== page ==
Economic assistance to small and midsize businesses and nonprofits

Federal COVID-19 Response Legislation and Charter Schools

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The CARES Act includes a number of programs designed to help small and midsize businesses and nonprofits affected by COVID-19 and related closures remain in business and continue to pay their employees. Many of these benefits are available to nonprofits and self-employed individuals, as well as small businesses. As a result, some charter schools may also be able to take advantage of them. Charter schools that wish to take advantage of these programs should act quickly, but should also carefully review the eligibility requirements and benefits of various available programs, to ensure that they meet requirements and because participating in some economic assistance programs prevents employers from accessing others.

Paycheck Protection Program Small Business Administration Loans

Please note: The Small Business Administration resumed accepting PPP applications from participating lenders on April 27, 2020.

This program provides short-term, forgivable loans that small businesses, sole proprietorships, and 501(c)(3) nonprofits can use to cover ongoing operations and prevent layoffs during the coronavirus public health emergency. Eligible borrowers can access up to 2.5 months of payroll costs, rent, utilities, and interest on debt obligations (up to $10 million). Payment on loans is deferred for six months, and loans can become forgivable if the organization keeps staff on payroll during the loan period, essentially turning the forgiven part of the loan into a grant. At least 75% of the forgiven amount must have been used for payroll costs. If the loan, or a portion of the loan, is not forgiven, the interest rate is 1% and the loan term is a maximum of two years with no prepayment penalty. Borrowers who take out these loans do not need to provide personal guarantees required for other SBA loans, or demonstrate that they are unable to access credit elsewhere.

Borrowers seeking Paycheck Protection loans must apply through banks or other approved SBA lenders (not directly through the SBA). The CARES Act provided $349 billion in loan funding, to be given out on a first-come, first-served basis starting April 3. The Paycheck Protection Program and Health Care Enhancement Act, which became law on April 24, provides an additional $310 billion in loan funds for this program.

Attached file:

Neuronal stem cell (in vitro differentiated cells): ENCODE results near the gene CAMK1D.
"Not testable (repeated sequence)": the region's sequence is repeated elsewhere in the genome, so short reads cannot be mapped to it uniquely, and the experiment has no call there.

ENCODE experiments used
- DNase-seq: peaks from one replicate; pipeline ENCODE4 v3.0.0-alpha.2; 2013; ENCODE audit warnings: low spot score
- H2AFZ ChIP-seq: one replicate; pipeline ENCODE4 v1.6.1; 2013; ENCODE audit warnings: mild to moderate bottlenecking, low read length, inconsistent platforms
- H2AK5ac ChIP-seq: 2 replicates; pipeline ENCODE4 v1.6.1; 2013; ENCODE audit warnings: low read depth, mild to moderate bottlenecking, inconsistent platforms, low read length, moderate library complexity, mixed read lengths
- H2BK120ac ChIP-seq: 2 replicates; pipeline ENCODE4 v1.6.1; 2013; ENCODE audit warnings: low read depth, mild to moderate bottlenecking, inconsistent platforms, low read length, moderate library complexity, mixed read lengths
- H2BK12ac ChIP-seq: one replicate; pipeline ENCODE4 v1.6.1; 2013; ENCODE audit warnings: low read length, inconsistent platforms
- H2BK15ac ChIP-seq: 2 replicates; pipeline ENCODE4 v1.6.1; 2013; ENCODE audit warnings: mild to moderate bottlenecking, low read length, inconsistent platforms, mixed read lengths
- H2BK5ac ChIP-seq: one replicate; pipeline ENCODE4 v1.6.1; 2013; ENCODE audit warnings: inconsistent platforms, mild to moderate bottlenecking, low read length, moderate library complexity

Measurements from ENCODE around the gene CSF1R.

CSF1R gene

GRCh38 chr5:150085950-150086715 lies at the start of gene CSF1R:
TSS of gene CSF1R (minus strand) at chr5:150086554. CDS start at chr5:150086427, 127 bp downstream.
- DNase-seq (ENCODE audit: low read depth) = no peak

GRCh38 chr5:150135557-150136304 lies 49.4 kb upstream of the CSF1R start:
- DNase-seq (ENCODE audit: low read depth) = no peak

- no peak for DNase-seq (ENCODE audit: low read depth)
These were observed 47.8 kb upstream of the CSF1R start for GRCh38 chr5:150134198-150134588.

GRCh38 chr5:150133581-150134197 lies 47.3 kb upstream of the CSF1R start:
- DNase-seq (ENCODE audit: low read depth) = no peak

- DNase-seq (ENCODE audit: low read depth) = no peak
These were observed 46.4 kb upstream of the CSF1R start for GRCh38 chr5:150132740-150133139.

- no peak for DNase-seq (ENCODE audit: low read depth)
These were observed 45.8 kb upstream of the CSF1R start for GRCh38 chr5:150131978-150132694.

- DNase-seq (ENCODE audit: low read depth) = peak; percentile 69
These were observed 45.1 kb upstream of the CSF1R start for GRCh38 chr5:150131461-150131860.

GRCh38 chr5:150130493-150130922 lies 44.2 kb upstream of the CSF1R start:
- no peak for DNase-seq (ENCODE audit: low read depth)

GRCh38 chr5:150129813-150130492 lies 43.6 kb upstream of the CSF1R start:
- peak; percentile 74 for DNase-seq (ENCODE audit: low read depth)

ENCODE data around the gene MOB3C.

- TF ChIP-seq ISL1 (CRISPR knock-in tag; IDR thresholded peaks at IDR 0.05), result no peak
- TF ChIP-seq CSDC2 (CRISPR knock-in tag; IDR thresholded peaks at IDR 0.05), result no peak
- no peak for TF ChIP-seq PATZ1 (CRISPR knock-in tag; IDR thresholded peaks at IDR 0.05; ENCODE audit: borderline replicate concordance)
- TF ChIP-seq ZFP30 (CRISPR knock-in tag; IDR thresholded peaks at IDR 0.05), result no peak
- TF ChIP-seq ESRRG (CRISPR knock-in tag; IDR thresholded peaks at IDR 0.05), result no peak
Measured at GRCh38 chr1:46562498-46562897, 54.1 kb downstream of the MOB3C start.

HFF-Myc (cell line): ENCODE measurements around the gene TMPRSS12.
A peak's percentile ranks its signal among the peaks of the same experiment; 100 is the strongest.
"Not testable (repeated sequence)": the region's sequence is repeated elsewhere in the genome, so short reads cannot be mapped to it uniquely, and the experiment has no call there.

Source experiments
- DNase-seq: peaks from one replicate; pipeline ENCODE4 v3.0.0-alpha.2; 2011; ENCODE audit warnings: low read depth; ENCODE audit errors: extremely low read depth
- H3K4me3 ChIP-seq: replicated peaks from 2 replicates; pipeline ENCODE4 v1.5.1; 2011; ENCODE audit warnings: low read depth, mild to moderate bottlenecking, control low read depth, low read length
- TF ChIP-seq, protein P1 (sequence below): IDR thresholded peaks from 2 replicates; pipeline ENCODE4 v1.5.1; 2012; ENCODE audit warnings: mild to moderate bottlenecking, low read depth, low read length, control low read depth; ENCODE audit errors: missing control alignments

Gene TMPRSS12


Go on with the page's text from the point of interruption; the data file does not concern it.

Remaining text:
Implications for Charter Schools

These loans may be an appealing option for charter schools that are struggling to cover expenses or have concerns about economic uncertainty due to COVID-19. However, there are some caveats that charter schools interested in these loans should understand. In order to qualify for these loans, borrowers will need to confirm and, if asked, be able to prove:

  1. It is a nongovernmental entity.
  2. The uncertainty of current economic conditions makes the loan request necessary to support ongoing operations.
  3. The borrower will use the loan proceeds to retain workers and maintain payroll or make mortgage, lease, and utility payments.
  4. The borrower does not have an application pending for another loan duplicative of the same purposes and amounts, and has not received such a loan between Feb. 15 and Dec. 31, 2020.

It’s currently unclear if SBA will permit all charter schools to qualify for these programs since state law treats charter schools’ nongovernmental status differently and SBA has not issued clear guidance specific to charter schools. Under SBA rules for these loans, borrowers bear exclusive responsibility — and liability — for determining their eligibility. Charter schools interested in pursuing these loans should consult with their attorneys and state advocates to examine their specific circumstances.

Additional Information and Resources:

Economic Injury Disaster Loan

Under the CARES Act, nonprofits, along with small businesses and sole proprietorships, in all of the United States can apply for Economic Injury Disaster Loans to help them overcome a loss of revenue due to COVID-19 and related closures. Borrowers can also apply for an advance of up to $10,000 that is available immediately upon successful application and does not have to be repaid. Loans offer low interest rates and terms of up to 30 years to keep payments affordable. Borrowers apply directly to the Small Business Administration for EIDL. EIDL and PPP loans cannot be used to cover the same expenses.

Implications for Charter Schools

Economic Injury Disaster Loans have requirements and certifications similar to those that apply to Paycheck Protection Program loans. Thus, the same cautions also apply to charter schools interested in pursuing these loans and advances, and charter schools should exercise caution if they intend to pursue both types of assistance. Charter schools interested in pursuing these loans should consult with their attorneys and state advocates to examine their specific circumstances.

Additional Information and Resources:

Emergency Unemployment Relief for Governmental Entities and Nonprofit Organizations